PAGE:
Okay, kids, let's take a look at what was happening in the LB community three years ago. It's fun to see from where we've come.
March 2000 was a very active month for the publishers of the Liberty BASIC Newsletter. There are no less than four (count 'em, folks) publications that carry the date "March 2000": NL66, NL67, NL68 and NL69. Alyce and Cliff Bros co-published all four.
The first one, NL66, focused on code to select a font for the Open Source Editor. At this time, version 2 of Liberty BASIC was only at alpha 4, and apparently no native font dialog was available for LB1.42. The code contributor for font selection was Chris Robertson. The Open Source Editor was probably at version 1 or version 2 at the time.
Chris' program obtained the installed fonts by querying the system registry with the following command:
run "regedit /e ";DefaultDir$;"\font.lst Hkey_Local_Machine\Software\Microsoft\Windows\CurrentVersion\Fonts", SW_HIDE
When executed, this command would run Regedit in a hidden state, then deposit the results of the font query in the text file called "font.lst". Following that, the article provides an extremely detailed tutorial on how to read "font.lst" with LB's FILES command, store the data in a font array, and select the font with a home-made font dialog box. Very nicely done by Alyce and Cliff.
The next March 2000 newsletter, NL67, begins with a brief review of some of the new features in the upcoming Liberty BASIC 2, including printer and font dialogs, popup menu command, color control, and enhancements to the native LB editor, among other features.
But the feature article of NL67, authored by Carl Gundel, focused on LB2's implementation of user-defined functions. Carl identifed user-defined functions as "the single most significant feature of Liberty BASIC v2.0". The reason is because variables used inside functions are "local" in scope, meaning that their values aren't seen outside of the function. For this reason, the programmer can freely choose variable names without regard for the fact that the same variable names may be used elsewhere in the program. This makes functions more modular: they can be clipped and used within other programs without fear of causing variable-naming problems. (Programmer's advisory: arrays used in functions are global in scope, as are "things with handles".) Following Carl's article, NL67 provided a patiently-crafted tutorial on the use of user-defined functions.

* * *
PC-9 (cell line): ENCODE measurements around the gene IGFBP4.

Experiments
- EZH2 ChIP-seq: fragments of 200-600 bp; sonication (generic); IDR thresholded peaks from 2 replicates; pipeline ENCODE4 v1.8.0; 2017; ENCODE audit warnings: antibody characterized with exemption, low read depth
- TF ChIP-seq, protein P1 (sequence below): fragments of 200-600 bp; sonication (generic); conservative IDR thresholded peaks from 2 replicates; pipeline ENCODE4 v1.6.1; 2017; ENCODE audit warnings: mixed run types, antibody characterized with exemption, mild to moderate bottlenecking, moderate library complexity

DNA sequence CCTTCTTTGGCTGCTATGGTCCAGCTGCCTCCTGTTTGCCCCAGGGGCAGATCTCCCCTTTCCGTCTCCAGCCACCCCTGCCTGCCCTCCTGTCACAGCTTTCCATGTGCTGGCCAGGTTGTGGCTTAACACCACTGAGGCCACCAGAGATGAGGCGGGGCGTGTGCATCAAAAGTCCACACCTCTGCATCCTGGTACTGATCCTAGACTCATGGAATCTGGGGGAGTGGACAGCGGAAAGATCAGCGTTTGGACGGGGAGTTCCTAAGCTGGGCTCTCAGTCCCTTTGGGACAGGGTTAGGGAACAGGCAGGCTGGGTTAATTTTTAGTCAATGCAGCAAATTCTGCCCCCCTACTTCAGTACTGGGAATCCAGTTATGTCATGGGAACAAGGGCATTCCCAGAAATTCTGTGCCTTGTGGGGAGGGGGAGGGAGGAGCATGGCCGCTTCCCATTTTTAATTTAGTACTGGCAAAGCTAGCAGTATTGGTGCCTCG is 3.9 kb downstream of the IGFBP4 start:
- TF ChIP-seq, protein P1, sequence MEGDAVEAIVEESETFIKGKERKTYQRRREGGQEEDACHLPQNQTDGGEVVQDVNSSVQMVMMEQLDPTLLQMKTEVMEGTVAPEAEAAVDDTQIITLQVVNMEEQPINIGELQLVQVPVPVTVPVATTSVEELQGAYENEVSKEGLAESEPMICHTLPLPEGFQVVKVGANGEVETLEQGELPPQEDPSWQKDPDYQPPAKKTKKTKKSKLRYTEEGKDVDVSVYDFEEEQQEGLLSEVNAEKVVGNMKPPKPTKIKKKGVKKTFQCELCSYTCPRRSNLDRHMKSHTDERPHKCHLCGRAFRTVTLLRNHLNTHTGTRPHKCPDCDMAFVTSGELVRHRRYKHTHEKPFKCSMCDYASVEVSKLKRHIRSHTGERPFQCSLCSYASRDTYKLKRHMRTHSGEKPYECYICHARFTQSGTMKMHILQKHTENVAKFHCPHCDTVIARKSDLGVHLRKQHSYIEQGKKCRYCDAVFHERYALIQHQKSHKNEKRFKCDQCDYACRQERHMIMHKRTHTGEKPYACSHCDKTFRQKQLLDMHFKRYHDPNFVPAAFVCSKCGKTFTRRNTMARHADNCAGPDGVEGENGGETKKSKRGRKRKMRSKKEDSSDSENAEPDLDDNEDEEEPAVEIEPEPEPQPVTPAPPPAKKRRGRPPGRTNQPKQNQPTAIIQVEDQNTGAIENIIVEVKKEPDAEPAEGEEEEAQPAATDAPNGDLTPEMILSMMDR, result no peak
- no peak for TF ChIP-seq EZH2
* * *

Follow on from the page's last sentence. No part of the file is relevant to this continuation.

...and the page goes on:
NL68 was a thorough preview of the Alpha 5 version of Liberty BASIC 2.0. The newsletter began with a discussion of the new LB2 native editor, which featured a toolbar across the top, and a list of the most recently opened files in the files menu. Following that, the editors discussed colors for windows and controls; the use of expressions in the creation of controls; the graphics SET command; the font dialog; the popupMenu command; decimal to hex conversions; new time and date functions; the improved random function; and support for 24-bit bitmaps.
The last March 2000 newsletter edition was NL69. This unusual newsletter consisted entirely of an edited transcript of an online chat with Carl Gundel about LB2. At that point, LB2 was nearing it's first Beta. The online group discussed API calls, sprites, the LB debugger, communications support, limits on LB shareware, ON ERROR, an LB Mascot (wha?), LB for kids, a future 32-bit version, and a future Linux version. It was clear from the transcript that the enthusiasm was high.
What most impresses me about my review of past newsletter issues is the consistent, durable quality which Alyce's stewardship has lent them.